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Program Offers College Without the Long Commute

Education: University Center in Valencia lets advanced-degree students take courses from seven far-flung campuses, sparing them a daunting drive.


The lectures and the homework didn't keep Susan Ledoux from getting her teaching credential at Cal State Northridge, but 45 miles of freeway gridlock and the endless hunt for campus parking did.

A new program closer to home changed her mind. She enrolled at a Valencia community college, where seven universities offer an array of degrees and credential programs.

"CSUN is a huge campus and the drive home at night after class would have been impossible," said Ledoux, who lives in Green Valley, about 25 miles north of Valencia. "I definitely wouldn't be getting my credential now if I had to go there."

The College of the Canyons' pioneering University Center has attracted about 1,000 students who are earning advanced degrees on its campus. In spartan temporary quarters, the seven universities offer more than 20 degree programs ranging from bachelor's to doctoral degrees, as well as teaching and school administrative credentials.

Tuition is about the same as students would pay if they were on the four-year campus. Diplomas bear the name of the university as if classes were taken on the home campus, instead of in Valencia.

The courses are attractive to those who work or live in Santa Clarita, a city of 158,000 that has experienced a recent growth spurt in housing and industry yet lacks a major university. Although Cal State Northridge is 20 miles away, traffic congestion can make the trip an hour each way.

About 15 of the state's 108 community colleges have partnerships with universities, but few have the broad reach of College of the Canyons, said Chancellor Tom Nussbaum of the California community college system.

"It fits people's work patterns and gives them access to four-year degrees. It's a progressive concept, and I applaud them for being on the forefront," Nussbaum said.

The arrangement is convenient for Dave LeBarron, whose office is 150 feet away from the University Center.

Students Grateful

LeBarron, principal of a small high school program housed at College of the Canyons, said he had planned for a few years to get a doctoral degree in educational leadership but didn't want to drive to UCLA or USC to do it. To earn a master's degree four years ago, he drove more than 90 miles round trip from Palmdale to Cal State Northridge.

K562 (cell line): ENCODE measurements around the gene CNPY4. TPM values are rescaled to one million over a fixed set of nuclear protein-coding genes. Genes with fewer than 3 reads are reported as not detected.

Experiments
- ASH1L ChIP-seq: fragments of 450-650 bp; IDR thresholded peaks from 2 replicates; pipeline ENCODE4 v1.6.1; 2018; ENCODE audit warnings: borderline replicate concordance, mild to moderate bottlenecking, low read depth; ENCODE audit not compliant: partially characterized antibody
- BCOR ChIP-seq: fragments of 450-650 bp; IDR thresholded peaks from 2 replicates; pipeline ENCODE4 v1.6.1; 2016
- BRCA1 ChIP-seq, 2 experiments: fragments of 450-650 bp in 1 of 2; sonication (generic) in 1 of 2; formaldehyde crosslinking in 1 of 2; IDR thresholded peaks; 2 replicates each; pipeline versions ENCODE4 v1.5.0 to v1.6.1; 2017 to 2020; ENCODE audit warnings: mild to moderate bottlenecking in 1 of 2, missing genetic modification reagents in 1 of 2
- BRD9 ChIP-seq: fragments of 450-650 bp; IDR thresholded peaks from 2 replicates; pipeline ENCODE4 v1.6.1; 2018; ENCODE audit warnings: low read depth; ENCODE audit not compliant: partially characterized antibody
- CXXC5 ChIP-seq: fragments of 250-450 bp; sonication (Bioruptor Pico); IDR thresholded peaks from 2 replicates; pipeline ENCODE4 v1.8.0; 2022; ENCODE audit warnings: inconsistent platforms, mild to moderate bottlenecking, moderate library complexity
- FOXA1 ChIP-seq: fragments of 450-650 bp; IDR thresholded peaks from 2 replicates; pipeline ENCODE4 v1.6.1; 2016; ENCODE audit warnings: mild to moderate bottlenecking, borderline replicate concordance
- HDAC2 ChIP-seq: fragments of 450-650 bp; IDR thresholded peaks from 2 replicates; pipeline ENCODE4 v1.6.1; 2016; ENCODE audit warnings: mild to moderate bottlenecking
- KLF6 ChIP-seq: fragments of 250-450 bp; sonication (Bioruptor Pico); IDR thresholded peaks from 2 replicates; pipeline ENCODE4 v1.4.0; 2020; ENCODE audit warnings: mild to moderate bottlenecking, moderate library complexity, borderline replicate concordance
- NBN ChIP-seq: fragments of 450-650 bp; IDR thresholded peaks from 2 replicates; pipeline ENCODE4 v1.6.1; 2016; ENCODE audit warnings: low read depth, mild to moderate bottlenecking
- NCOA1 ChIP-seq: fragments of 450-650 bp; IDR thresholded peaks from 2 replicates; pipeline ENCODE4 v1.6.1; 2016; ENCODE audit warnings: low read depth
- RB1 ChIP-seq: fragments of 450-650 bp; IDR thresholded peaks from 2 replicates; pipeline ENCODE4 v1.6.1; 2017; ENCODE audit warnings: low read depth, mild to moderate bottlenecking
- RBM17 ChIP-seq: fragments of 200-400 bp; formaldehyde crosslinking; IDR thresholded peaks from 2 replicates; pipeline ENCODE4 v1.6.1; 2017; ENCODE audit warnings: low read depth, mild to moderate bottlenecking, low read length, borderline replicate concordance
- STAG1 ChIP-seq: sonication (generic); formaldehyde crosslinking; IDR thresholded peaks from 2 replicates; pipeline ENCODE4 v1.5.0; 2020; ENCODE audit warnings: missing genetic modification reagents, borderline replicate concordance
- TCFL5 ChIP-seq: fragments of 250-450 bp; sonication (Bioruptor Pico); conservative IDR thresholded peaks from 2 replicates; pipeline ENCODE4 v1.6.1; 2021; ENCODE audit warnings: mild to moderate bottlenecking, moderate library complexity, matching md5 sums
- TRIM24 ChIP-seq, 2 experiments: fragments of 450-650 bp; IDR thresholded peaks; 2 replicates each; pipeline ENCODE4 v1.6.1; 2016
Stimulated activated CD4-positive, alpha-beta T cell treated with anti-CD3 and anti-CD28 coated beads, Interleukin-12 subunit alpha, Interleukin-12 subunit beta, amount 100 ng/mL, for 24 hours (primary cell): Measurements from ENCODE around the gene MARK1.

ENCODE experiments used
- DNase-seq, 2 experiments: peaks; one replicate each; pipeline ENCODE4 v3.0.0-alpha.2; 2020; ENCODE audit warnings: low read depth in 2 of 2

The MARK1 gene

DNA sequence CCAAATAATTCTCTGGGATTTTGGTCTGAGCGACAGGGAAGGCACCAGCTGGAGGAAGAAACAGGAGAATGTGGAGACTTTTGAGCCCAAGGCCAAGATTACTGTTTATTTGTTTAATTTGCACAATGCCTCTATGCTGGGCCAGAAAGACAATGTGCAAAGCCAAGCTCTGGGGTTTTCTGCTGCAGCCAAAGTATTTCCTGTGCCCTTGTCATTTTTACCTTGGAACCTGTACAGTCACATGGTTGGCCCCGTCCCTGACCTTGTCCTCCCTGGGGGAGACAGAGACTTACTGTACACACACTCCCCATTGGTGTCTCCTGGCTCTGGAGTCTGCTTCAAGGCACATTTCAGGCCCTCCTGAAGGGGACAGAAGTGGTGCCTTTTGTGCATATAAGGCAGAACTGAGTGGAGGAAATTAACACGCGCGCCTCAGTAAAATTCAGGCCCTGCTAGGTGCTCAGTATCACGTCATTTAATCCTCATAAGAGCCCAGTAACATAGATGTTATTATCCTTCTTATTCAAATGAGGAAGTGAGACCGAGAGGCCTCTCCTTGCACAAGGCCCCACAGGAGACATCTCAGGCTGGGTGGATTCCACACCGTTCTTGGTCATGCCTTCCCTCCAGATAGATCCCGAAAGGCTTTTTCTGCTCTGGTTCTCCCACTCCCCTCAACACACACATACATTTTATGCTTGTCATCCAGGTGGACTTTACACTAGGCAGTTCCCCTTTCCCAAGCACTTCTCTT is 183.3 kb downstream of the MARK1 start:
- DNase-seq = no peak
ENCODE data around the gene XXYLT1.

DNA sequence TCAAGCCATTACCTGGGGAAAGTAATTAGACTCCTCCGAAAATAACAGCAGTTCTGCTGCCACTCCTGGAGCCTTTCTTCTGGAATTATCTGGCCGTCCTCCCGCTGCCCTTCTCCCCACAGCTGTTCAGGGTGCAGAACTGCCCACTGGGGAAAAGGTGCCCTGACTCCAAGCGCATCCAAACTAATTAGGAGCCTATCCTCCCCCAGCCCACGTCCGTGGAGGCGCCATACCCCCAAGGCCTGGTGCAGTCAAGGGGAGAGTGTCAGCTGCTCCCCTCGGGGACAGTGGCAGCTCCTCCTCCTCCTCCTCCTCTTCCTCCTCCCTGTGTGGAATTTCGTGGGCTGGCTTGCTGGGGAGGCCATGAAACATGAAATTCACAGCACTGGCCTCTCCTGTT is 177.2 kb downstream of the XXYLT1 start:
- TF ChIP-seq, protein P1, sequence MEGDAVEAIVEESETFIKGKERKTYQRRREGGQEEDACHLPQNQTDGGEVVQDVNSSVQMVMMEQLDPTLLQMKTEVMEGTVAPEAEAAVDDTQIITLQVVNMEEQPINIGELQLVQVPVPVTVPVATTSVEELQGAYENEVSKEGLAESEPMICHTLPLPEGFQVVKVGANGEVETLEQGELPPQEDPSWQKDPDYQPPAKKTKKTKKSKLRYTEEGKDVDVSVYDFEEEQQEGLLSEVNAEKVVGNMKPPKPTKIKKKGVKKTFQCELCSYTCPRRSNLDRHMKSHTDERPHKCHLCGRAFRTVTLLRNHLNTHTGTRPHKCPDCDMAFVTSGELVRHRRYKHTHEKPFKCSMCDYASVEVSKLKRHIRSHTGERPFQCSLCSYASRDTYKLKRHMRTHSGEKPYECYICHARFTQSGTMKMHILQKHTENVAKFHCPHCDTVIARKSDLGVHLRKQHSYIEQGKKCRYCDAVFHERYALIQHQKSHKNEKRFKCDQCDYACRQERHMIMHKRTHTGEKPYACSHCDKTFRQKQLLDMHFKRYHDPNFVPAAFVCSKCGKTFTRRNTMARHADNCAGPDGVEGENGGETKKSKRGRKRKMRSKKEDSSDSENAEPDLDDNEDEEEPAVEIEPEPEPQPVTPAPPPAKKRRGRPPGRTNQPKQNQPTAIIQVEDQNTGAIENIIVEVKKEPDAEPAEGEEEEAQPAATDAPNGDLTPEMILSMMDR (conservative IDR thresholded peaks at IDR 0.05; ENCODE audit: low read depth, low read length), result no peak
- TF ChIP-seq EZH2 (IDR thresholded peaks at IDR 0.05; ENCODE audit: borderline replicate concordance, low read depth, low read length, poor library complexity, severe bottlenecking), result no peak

"It was horrible. The semester would start and I'd be excited, but by the end of the semester I'd be saying, 'Just shoot me. I can't take this,' " he said.

"If it weren't for this, I wouldn't be [getting my doctorate] now. It would be another seven, eight, nine years," said LeBarron, who will begin classes next month toward a doctoral degree from Nova Southeastern University of Fort Lauderdale, Fla. "I have two small kids at home and I don't want to be away from home any more than I have to."

The University Center, which began offering courses two years ago, had been on the drawing board for many years, said College of the Canyons President Dianne Van Hook.

She first encountered the concept in the early 1980s when, as an administrator at Santa Ana College, she attended a meeting at Saddleback College in Mission Viejo. She noticed a sign on the Saddleback campus saying Cal State Fullerton and learned that the university was offering upper-division classes in Mission Viejo.

When she came to College of the Canyons 14 years ago, Hook said, she had hoped to establish such a relationship with CSUN; but for a variety of reasons it didn't happen at that time. Finally in 1999, the Valencia college connected with Cal State Bakersfield; and since then, six other universities have joined the program. In addition to Bakersfield, Nova Southeastern and CSUN, they are Cal State Fresno, Woodbury University in Burbank, the University of La Verne and Chapman University in Orange. The center also has an English-language immersion program offered through ELS Language Schools.

Building Plans

The center's enrollment has grown so quickly that College of the Canyons officials plan to replace the 7,600-square-foot temporary building with a 50,000-square-foot, state-of-the-art facility that would allow more universities to offer their courses in Valencia.

About 25 community members have organized a campaign to raise the $10 million needed for construction, which campus officials hope will start in the next 12 to 18 months, said campaign co-chairman Tom Lee, former CEO of Newhall Land & Farming.

To date $1.3 million has been raised, mainly from community college employees and area residents, Lee said. (Campus officials said as much as $2 million for infrastructure work will be funded from an $82.1-million college district bond that passed last November.)

"It's not an easy time to be out raising money, but we are very determined," said Lee. "The idea is so universally liked in the community that eventually we'll raise the money."

Although Nussbaum predicts that the University Center concept will expand to other community colleges, he sends a "signal of concern" since recent state budget shortfalls may cut funding for colleges. "We'll need to talk with the Legislature, the governor and the people of the state," Nussbaum said. "The concept is good; and personally, I think we ought to find a way to do it."

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